PCM perfected: the omniscient M1
Yamaha's DX7 had proven in 1982 that synthesisers could rack up blockbuster sales, but nobody was quite prepared for the worldwide saturation or longevity of Korg's M1.
It wasn't the first workstation, nor was it the first to use sampled instruments as oscillator sources. But the M1 was the first to mix multisampled instruments, a fully kitted-out eight-track sequencer and a multi-effects processor into one sleek package. This was an instrument on which you could create entire polished arrangements, and all for £1499.
Unleashed in 1988, the M1 would remain in production for seven years, with a staggering 250,000 units sold. Even today, the designs of new workstations and ROMplers can be traced back to the influence of the M1.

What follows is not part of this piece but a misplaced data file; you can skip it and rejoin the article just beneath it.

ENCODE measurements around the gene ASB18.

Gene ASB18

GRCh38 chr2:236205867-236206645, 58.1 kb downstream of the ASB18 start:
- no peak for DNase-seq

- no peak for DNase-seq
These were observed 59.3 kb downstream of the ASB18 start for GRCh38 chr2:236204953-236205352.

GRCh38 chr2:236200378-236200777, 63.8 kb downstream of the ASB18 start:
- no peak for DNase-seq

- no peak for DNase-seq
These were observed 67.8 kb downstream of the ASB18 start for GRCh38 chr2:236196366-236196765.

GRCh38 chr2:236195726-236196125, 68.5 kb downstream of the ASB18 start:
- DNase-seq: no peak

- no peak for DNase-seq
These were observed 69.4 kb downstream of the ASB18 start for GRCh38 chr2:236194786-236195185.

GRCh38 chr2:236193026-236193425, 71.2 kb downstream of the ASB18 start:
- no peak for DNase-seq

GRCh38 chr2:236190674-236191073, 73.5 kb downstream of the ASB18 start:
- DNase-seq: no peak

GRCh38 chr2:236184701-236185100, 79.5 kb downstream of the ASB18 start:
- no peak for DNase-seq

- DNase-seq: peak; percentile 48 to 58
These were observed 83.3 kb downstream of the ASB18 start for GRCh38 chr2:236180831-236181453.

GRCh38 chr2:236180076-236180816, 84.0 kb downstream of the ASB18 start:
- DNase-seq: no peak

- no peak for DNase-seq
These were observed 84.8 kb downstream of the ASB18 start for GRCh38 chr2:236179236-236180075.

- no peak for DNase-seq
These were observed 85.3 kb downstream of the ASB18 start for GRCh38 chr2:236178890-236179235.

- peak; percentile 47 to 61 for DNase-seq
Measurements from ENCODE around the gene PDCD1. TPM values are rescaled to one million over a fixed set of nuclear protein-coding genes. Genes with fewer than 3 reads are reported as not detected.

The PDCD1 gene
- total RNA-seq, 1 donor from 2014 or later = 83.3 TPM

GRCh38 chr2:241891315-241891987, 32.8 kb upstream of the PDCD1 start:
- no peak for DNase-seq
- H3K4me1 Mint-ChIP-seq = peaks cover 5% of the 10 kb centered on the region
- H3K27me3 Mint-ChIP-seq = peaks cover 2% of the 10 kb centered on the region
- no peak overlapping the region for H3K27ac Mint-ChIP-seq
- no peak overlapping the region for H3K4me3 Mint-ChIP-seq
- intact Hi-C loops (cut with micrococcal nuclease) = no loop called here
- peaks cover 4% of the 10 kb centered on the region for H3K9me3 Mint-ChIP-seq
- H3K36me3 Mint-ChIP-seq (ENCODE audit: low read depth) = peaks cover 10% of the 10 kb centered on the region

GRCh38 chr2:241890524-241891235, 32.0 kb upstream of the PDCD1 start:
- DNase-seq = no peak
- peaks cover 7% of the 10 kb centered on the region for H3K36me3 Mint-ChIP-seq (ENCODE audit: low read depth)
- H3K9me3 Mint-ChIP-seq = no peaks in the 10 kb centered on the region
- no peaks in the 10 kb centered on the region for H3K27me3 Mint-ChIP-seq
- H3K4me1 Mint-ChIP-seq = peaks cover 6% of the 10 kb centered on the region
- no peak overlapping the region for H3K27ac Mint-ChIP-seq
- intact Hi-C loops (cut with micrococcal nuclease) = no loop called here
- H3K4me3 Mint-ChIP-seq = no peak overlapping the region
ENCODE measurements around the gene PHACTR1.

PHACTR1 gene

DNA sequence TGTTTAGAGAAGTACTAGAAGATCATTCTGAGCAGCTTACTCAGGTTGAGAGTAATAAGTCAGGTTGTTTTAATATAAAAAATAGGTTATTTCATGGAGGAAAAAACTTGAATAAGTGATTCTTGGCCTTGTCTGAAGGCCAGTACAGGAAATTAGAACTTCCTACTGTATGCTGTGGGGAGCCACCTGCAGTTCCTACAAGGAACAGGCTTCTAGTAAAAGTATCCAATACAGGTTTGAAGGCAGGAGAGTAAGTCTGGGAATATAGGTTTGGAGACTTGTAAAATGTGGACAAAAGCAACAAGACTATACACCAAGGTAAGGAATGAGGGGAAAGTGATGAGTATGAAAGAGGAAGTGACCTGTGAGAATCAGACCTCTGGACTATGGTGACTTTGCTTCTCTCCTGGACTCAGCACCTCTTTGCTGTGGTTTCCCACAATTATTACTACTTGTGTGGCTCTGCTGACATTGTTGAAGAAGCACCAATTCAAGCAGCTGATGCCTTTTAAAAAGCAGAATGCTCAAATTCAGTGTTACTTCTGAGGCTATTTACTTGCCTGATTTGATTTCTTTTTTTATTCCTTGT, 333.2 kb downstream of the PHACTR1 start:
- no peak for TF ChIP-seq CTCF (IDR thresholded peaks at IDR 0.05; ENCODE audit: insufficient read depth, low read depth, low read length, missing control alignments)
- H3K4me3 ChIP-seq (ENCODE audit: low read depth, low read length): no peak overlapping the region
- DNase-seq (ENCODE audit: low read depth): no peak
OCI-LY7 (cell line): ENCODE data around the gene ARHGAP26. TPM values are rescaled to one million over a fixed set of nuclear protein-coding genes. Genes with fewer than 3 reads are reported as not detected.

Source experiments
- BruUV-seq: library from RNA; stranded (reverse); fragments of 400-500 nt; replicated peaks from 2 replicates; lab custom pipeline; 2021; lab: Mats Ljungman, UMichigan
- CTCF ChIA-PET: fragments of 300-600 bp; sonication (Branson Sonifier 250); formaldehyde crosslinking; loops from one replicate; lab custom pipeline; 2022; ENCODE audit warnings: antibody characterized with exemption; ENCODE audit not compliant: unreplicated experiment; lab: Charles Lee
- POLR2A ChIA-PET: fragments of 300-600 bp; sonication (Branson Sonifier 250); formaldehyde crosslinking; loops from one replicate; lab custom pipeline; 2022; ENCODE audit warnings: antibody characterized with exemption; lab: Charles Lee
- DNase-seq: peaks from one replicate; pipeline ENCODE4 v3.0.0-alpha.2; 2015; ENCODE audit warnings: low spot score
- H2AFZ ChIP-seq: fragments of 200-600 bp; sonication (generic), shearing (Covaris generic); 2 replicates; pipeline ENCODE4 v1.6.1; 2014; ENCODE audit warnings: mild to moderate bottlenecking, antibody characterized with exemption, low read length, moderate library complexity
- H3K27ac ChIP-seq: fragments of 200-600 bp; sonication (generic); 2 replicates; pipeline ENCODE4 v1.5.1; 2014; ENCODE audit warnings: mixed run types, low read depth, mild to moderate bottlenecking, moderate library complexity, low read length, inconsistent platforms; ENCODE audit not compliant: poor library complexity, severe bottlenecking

Surprisingly, the M1 still holds up. Sure, some of the sounds are a bit thin and lifeless compared to modern ROMplers, but the M1's patch designers did a superb job with limited resources. Its patches live on, including the tinkling Universe choir, the Magic Organ with its church bells and Hammond, and of course, that famous M1 Piano! 3 Next, let’s go to Multisound 1’s Browser. This time, we’ll look to the various categories. A synthesised timbre might be nice, so let’s choose the Synth Wave category. Here we can locate a suitable patch… say, SynthPad. Notice that if you trigger a note with the browser open, it auditions the selected sound. Let’s load our SynthPad. 4 Adjust the levels of each Multisound. Find the Link Edit button and activate it. This allows us to edit both parts of our patch simultaneously. It makes the sound a little less exciting, but speeds up the workflow considerably. Try adjusting the filter in the VDF display. Maybe we’ll change up the effects, too, slotting a Chorus in after Hall Reverb.